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Expert Insight

What are the different legal job titles?

From paralegals to solicitors and chartered legal executives, the men and women working in the legal sector go by many names and have a variety of different responsibilities.

15 November 2017

Indeed, if you thought the law was confusing, spare a thought for those of us working in the industry as even getting to grips with what our colleagues do is tough enough. That’s why we decided to break down what’s involved in the various positions and we asked some of our colleagues to give us an insight into what their working day entails:


This is somebody who’s completed some legal training but is not qualified as a solicitor or chartered legal executive. The term is quite broad but usually applies to someone who is progressing files under supervision of a qualified solicitor or similar.

Olivia Hayes is a paralegal based at our Manchester office. She said: “The scope of a paralegal’s role is vast. It’s a very interesting job as you’re responsible for so many different tasks and you don’t do the same work day in day out. However, having such a varied workload means being faced with many different deadlines which can make for a very stressful and high-pressured role.”


This word is frequently used but it is more a collective term for either a solicitor or barrister.

Litigation Executive

This is a term used in Slater and Gordon to describe someone who is not yet a chartered legal executive or qualified solicitor but the difference between this and a paralegal is that a litigation executive handles their own cases, under supervision, and has more responsibility.

Bethany Peers works as a litigation executive at our Manchester office. She said: “Working within the Occupiers and Public Liability team, I deal with a huge variety of cases from faulty bicycles to bull attacks and sporting incidents and I find myself really surprised at the level of expert training I receive. I attend seminars with leading QCs and Counsel and receive full support from associates and prinicipal lawyers. This allows me to deal with relatively complex cases from inception to trial.”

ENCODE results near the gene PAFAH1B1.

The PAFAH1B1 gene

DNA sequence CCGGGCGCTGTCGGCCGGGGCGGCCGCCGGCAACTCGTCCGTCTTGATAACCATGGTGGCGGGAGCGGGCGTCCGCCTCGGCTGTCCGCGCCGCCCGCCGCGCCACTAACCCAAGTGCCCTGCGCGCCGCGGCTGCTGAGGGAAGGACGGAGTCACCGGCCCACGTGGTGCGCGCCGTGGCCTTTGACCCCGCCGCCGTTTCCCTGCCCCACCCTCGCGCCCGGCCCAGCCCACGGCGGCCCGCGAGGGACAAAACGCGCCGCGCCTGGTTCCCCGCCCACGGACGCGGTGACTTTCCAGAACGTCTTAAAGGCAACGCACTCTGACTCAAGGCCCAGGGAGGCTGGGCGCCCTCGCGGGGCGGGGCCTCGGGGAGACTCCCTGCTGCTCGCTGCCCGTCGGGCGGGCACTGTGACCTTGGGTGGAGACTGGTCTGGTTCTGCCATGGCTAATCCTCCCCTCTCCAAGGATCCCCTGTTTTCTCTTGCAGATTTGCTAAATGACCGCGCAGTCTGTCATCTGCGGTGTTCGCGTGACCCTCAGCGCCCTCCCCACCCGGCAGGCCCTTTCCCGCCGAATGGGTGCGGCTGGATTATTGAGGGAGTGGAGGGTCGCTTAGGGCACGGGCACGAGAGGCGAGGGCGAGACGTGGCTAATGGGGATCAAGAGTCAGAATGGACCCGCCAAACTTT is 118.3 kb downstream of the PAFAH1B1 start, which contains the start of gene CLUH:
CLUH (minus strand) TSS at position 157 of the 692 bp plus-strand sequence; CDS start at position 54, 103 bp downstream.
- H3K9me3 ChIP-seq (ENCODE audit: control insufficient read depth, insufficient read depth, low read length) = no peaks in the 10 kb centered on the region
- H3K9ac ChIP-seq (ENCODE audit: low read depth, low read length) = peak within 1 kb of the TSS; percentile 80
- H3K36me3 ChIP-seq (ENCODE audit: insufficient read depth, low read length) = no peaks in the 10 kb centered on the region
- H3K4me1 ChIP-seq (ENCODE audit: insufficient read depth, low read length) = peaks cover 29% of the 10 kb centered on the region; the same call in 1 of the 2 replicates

Again, this is a general term used to describe a barrister or other legal adviser conducting a case. Other words that are often used are lawyer, legal practitioner or advocate.


A solicitor is a qualified legal professional who provides expert legal advice and support to clients. Their clients can be individual people, groups, private companies or public sector organisations. They have the required qualifications and have completed a recognised period of training (Training Contract) in at least three areas of law to become a solicitor. They are governed by a professional body, in England and Wales this is the Law Society of England and Wales and regulated by the Solicitors Regulation Authority.

Rachel Shafar is a solicitor working in the clinical negligence department. She says she enjoys her role because she feels it is “more than just a job.” She said: “The best parts of working as a clinical negligence solicitor include helping vulnerable clients who have been let down by medical professionals that they have trusted, and suffered serious, life changing injuries as a result. The work is incredibly rewarding and meaningful. It is challenging, interesting and complex. Each case is different and we can make huge differences to peoples’ lives – not just in terms of recovering damages but ensuring clients receive sufficient assistance for the future, recognition that something happened that shouldn’t have done, answers/ an apology and to ensure that lessons are learned so that it does not happen to anyone else.”